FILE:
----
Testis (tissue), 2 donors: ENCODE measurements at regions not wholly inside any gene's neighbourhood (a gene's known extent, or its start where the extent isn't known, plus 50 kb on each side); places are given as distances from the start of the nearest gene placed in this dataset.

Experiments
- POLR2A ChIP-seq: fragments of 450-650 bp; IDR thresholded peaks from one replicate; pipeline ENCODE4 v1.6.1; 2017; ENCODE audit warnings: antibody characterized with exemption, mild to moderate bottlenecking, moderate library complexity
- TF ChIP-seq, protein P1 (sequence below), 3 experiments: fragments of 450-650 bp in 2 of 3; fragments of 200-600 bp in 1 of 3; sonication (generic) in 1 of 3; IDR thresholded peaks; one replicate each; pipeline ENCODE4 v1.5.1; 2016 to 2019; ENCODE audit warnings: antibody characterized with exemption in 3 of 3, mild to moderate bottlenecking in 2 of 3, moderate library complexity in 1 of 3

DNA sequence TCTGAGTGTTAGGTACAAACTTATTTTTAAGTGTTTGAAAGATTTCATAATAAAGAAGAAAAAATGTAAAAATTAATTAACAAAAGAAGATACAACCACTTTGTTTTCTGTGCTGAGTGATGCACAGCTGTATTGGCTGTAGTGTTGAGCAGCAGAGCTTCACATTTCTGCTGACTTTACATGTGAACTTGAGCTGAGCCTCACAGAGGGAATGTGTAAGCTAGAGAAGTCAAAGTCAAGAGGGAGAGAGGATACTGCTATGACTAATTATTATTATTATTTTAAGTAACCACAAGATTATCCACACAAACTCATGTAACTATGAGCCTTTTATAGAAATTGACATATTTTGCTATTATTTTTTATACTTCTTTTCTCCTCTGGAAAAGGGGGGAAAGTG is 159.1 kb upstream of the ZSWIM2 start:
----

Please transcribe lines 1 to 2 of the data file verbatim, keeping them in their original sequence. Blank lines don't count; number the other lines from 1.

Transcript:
Testis (tissue), 2 donors: ENCODE measurements at regions not wholly inside any gene's neighbourhood (a gene's known extent, or its start where the extent isn't known, plus 50 kb on each side); places are given as distances from the start of the nearest gene placed in this dataset.

Experiments